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Good coders are in short supply and tend to regard themselves as an elite, with the best being paid six-figure bonuses just to stay at places such as Google and Facebook. Coders, I quickly learn, are almost universally regarded as weird. So the stereotype is flawed, I rejoice! But no, he groans. As a single guy who likes women, it's hard. I mean, I just work with nerdy guys and there are hardly any women — it's horrible, man.

He doesn't want his name used. Later I meet a woman in her mid-twenties named Sunny Allen whose ex-fiance was a coder. Her eyes widen as she tells me: "They're the real hardcore. He would work for 36 straight hours, sleep for four, then get up and work another Eighty-hour weeks are the norm for those guys and weekends don't exist.

They work harder than any group of people I've ever come across. It's as if these people are not so much a different breed, as a new species. Bachelor and five years experience required. I drive home to Santa Clara thinking about the society being made here. The average age of employees at Facebook is said to be 26, which is exactly the same as at Nasa during the moon landings of the s and early 70s. A Brit I meet named Mark Whelan one of very few Brits out here says he loves being in the Valley, where finance is available for risky good ideas — unlike at home.

Now on his third "startup", for an electronic payment system, he tells me that he loves being around software engineers, "a unique breed, because they're always trying to solve problems, that's what they care about — getting the job done". The question, of course, is whether the problems being solved are worthy of such energy, intelligence and investment. With the honourable exception of Elon Musk , founder of SpaceX and Tesla Motors , the challenges they address are not big ones requiring years of commitment, they are the local concerns of Ivy League-educated twentysomething males with a surfeit of cash and no off-screen responsibilities.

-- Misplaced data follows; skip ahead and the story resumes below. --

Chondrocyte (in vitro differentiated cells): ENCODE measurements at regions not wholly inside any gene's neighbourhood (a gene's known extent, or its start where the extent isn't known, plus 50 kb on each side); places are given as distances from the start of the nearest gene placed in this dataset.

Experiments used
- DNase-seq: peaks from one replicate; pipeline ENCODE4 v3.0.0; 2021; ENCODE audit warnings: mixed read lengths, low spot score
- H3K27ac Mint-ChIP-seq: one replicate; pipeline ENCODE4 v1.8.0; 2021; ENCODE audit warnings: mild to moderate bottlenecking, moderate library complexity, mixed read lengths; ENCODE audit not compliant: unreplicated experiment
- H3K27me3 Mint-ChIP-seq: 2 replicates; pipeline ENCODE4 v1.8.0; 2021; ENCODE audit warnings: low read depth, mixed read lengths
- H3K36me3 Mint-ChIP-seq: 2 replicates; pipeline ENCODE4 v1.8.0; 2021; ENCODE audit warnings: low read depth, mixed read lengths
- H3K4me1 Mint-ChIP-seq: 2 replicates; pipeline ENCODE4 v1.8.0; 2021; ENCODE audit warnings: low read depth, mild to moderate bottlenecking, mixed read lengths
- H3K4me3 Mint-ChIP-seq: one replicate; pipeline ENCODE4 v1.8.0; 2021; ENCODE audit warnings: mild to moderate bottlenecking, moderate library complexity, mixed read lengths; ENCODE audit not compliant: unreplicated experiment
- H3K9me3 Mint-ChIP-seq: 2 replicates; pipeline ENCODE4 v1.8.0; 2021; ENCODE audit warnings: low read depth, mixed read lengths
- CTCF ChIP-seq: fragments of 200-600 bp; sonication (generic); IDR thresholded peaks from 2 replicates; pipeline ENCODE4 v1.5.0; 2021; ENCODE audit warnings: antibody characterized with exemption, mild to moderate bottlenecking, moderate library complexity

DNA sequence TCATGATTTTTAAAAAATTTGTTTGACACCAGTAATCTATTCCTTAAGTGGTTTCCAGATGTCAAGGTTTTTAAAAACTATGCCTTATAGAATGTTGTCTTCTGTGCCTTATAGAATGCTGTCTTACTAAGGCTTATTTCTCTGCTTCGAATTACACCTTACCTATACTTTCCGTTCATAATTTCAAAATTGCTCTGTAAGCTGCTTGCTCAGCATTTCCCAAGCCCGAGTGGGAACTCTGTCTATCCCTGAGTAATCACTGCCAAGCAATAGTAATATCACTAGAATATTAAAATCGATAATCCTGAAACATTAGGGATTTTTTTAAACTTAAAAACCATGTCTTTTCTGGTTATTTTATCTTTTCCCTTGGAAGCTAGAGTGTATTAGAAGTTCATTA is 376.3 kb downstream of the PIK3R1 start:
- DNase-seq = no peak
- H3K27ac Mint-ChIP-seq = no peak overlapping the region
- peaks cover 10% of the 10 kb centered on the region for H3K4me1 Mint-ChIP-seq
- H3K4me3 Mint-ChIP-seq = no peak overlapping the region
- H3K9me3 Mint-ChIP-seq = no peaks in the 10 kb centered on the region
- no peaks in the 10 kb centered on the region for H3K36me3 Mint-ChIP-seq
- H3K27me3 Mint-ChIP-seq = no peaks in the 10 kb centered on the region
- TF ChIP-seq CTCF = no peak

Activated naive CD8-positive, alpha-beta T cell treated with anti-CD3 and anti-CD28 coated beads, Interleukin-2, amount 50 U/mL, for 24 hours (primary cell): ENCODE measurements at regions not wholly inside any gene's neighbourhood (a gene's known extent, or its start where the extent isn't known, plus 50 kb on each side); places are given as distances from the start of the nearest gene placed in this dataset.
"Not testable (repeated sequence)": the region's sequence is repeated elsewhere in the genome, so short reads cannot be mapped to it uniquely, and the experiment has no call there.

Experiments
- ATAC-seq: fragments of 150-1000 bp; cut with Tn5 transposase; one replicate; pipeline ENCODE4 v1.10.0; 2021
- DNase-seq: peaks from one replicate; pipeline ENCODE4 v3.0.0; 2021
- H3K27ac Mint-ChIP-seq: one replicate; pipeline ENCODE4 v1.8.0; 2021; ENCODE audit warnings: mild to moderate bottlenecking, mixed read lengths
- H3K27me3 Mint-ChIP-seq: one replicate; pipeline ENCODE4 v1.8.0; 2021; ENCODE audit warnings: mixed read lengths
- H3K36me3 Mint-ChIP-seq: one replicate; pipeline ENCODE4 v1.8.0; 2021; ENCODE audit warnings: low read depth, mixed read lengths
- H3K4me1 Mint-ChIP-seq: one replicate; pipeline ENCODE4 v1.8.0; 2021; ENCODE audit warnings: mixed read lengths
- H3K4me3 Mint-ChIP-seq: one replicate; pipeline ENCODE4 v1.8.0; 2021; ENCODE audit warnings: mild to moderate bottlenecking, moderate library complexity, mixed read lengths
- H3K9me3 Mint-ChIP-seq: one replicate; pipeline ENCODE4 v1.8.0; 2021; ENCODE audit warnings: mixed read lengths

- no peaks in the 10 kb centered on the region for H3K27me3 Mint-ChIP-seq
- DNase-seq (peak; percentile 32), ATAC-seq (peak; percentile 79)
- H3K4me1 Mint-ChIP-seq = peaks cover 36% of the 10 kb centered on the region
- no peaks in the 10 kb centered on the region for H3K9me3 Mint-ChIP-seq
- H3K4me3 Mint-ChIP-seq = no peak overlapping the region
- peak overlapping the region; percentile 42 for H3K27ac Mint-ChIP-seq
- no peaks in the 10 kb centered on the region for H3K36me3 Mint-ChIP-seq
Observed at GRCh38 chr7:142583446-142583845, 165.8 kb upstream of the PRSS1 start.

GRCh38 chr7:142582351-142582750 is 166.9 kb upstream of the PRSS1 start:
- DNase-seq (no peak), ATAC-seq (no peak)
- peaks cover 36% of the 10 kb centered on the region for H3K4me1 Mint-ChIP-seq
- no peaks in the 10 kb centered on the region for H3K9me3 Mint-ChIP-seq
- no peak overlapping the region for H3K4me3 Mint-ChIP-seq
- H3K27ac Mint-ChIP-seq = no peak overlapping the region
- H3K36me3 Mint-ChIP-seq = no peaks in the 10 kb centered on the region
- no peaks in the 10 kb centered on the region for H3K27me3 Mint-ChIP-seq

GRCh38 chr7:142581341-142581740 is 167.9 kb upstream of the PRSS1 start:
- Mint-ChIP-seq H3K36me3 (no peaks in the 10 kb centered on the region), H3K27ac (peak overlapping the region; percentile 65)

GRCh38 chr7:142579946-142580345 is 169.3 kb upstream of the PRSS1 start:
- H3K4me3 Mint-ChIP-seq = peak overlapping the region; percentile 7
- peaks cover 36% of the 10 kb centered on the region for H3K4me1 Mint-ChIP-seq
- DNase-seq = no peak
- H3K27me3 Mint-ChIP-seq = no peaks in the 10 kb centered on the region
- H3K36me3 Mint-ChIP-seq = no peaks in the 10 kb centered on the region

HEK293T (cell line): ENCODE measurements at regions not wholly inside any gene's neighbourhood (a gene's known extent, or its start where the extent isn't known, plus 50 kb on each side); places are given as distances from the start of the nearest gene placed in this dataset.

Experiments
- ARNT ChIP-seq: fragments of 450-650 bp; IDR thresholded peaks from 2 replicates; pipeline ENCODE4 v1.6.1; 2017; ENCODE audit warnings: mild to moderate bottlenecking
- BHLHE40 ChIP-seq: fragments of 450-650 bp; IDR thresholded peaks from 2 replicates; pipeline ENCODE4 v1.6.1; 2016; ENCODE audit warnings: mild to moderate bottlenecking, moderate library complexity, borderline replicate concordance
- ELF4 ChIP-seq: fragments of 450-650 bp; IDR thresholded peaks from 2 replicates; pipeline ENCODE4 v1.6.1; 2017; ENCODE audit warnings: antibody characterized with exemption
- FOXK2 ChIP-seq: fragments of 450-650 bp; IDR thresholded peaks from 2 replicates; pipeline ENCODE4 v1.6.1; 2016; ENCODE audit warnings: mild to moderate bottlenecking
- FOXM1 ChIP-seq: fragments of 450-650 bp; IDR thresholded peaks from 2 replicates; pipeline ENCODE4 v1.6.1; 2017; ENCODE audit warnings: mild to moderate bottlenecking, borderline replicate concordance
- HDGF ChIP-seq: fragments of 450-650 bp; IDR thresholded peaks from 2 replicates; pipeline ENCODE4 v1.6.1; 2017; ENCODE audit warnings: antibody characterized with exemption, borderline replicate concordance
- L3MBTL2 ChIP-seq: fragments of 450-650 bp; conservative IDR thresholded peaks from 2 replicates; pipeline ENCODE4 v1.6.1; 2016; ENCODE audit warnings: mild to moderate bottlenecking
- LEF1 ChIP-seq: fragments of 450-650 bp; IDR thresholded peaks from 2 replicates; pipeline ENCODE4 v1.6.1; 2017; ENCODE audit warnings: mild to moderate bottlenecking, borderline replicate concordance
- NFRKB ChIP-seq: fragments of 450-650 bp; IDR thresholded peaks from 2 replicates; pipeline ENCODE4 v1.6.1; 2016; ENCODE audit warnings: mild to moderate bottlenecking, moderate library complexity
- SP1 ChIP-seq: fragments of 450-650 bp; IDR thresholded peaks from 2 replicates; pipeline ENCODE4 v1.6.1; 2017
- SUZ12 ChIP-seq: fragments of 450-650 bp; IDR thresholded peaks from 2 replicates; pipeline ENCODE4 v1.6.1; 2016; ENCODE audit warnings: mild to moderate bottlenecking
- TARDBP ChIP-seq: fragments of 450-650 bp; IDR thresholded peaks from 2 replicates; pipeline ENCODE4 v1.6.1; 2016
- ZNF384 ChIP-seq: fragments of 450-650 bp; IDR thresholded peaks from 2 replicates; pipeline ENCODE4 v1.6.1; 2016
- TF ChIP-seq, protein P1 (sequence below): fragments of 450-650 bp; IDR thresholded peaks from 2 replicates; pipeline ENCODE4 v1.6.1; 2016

Not to mention a widespread awkwardness with people; an empathy deficit that may explain not just the prevailing libertarian, often Ayn Randian politics, but the much-trumpeted techy grail of "connection". Because hardly anyone seems to have noticed that connection is not the same as engagement, upon which deeper relationships are built, and may even run counter to it. Is this disjunct written into Valley DNA? Top venture-capitalist investor Marc Andreessen has pointed out that by the time most techies are 22, they've done the 10, hours work which Malcolm Gladwell , in his book Outliers , claims to be the main constituent of "genius".

As Andreessen says: "[That] doesn't happen in other fields … you can't start designing bridges at age ten. But those 10, hours can only come at the expense of other activities we associate with the process of transcending youth, growing up, finding a place in the here-and-now. If this is the case, should we be more afraid of these men than we currently are? As a graduate computer science student named Yiren Lu noted in a New York Times piece headed "Silicon Valley's Youth Problem" : "If the traditional lament of Ivy League schools has been that the best talent goes to Wall Street, a newer one is taking shape: why do these smart, quantitatively-trained engineers, who could help cure cancer or fix healthcare.

Alison Chaiken is in her fifties, and made a career switch from physics two years ago.

According to Frog Cats sit on gnats Dogs sit on logs Raccoons sit on macaroons Armadillos sit on pillows and Chicks sit on bricks But wait! Cat doesn't like sitting on gnats, they keep biting his bottom! Will Frog and Dog help him change the rules? What a fabulous morning to go to the market.